No state has carried out more executions than Missouri this year. Early this morning, Missouri carried out its eighth execution of 2014.
Earl Ringo was put to death for killing two people during a robbery that went bad in Columbia.
"Ringo was convicted of the murders of Dennis Poyser and Joanna Baysinger during the robbery of a restaurant in Columbia," Gov. Jay Nixon said in a statement denying clemency. "Both were shot to death brutally, without mercy. The evidence that was presented at trial left no doubt about Ringo’s guilt."
Ringo's lawyers had asked for his execution to be halted, citing new information made public by a St. Louis Public Radio investigation. Last week, our report detailed how Missouri has been using the controversial drug midazolam, in spite of assurances by corrections officials that they would not use the drug. Midazolam, a sedative, was used in several botched executions this year.
Federal courts declined to halt the execution, but Missouri was criticized for its actions in an appeals court dissent.
"The unusually large doses of midazolam Missouri has intravenously injected into inmates in its last four executions – just minutes prior to the time when the death warrants become effective – is alarming with respect to the constitutional prohibition against executing a prisoner in a state of incompetency," Judge Kermit Bye of the Eighth Circuit wrote. He was joined by two other judges.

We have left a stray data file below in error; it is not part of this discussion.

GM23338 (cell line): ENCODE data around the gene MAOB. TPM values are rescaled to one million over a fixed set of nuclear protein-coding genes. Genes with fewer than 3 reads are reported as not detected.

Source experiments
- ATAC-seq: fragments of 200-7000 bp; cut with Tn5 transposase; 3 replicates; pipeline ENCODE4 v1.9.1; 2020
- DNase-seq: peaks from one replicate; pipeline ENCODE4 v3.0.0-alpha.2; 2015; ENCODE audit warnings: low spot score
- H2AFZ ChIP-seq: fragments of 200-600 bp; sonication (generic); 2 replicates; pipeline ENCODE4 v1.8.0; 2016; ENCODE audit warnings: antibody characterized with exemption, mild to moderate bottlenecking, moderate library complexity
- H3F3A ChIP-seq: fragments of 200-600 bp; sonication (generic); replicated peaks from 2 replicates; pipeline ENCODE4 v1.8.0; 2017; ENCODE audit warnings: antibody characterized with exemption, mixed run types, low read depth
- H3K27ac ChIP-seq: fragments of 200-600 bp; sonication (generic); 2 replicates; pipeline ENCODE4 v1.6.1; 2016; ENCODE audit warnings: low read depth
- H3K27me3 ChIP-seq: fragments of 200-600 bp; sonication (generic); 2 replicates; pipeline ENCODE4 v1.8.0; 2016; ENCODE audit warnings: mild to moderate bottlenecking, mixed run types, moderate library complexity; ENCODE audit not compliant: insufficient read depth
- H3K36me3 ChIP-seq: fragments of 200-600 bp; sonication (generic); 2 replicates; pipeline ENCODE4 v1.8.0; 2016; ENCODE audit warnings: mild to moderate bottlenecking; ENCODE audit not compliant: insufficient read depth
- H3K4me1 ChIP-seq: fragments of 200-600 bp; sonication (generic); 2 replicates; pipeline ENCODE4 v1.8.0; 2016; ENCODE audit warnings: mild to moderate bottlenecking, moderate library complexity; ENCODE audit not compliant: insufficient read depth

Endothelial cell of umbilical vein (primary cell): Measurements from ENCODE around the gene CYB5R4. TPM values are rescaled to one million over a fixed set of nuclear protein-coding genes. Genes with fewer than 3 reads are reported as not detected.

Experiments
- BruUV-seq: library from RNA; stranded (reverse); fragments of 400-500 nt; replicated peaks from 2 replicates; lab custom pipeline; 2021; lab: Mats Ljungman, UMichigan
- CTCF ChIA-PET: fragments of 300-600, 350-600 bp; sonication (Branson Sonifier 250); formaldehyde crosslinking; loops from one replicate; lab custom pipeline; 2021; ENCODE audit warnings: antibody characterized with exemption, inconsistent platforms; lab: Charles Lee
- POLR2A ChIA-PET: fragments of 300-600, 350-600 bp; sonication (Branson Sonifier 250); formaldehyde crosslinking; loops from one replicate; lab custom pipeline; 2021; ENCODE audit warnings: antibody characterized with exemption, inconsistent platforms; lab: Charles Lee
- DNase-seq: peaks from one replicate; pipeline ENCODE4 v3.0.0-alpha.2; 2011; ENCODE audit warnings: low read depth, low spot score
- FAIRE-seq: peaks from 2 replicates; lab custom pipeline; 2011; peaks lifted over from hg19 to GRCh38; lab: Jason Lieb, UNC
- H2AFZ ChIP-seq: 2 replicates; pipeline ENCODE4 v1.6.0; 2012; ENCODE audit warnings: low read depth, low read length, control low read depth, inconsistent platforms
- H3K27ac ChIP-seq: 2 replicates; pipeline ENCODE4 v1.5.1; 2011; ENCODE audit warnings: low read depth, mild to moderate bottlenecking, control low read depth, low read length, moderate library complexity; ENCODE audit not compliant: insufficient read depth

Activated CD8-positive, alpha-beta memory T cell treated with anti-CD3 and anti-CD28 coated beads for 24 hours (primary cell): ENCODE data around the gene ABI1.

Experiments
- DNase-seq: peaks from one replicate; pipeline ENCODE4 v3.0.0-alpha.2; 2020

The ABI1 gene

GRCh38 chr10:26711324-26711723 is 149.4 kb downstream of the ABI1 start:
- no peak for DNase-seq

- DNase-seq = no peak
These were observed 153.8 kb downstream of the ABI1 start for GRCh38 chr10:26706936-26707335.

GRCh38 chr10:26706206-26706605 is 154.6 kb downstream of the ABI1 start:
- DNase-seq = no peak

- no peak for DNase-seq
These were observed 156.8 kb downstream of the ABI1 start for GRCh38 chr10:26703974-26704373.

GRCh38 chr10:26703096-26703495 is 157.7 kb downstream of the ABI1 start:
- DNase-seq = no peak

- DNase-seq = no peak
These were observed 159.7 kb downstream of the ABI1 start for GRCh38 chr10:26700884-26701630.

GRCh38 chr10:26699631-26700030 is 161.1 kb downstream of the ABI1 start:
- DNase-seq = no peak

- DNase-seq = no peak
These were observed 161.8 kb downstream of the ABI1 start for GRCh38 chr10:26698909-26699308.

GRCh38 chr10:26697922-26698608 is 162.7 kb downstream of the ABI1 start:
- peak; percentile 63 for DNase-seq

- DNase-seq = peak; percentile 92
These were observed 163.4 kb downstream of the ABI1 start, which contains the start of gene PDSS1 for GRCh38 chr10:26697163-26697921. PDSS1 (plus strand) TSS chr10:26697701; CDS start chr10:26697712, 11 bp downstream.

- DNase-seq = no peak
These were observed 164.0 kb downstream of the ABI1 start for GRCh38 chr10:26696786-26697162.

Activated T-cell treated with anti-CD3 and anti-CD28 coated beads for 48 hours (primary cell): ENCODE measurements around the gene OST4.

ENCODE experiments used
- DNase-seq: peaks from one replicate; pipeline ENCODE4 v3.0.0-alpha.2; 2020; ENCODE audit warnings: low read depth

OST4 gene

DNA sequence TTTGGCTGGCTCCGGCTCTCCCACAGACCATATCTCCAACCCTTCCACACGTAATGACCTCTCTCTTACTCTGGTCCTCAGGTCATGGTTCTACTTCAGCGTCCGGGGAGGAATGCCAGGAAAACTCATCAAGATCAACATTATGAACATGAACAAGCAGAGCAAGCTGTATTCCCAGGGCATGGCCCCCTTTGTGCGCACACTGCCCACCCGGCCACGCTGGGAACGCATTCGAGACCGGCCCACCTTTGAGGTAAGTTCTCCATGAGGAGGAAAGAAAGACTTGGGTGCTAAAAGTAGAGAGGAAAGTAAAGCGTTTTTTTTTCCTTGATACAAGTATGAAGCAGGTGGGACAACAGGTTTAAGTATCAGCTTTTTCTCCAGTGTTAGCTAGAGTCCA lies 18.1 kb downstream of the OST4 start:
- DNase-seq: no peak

As we reported last week, experts say the doses Missouri has used would likely put the inmate to a very deep sleep, to the point where breathing could become obstructed. Lawyers representing death row inmates argue it also masks the pain their clients would be feeling.
The Department of Corrections says that it did not inject Ringo with midazolam.
The state contends that midazolam is not part of its execution process but concedes that it is injected at the discretion of the execution team sometimes minutes before Missouri's lethal drug: pentobarbital.
"Missouri has taken great pains to distance itself from the use of midazolam during executions, but without plausibly explaining how administering large doses of the drug just minutes before a death warrant takes effect is meaningfully different from using the controversial drug as part of its actual execution protocol," Bye wrote.
The judge went on to say in his dissent that the amounts and timing of the injection amounted to a de facto use of the drug as part of its protocol.
A divided U.S. Supreme Court voted against halting the execution, although Justices Ruth Bader Ginsburg, Stephen Breyer, Sonia Sotomayor, and Elena Kagan voted to grant the stay.
“It should not be lost in the national debate over the death penalty that Earl Ringo, Jr., was responsible for the murders of two innocent Missourians," Attorney General Chris Koster said in a statement. "For 16 years he avoided payment for this crime. Tonight he has paid the penalty.”
Follow Chris McDaniel on Twitter: @csmcdaniel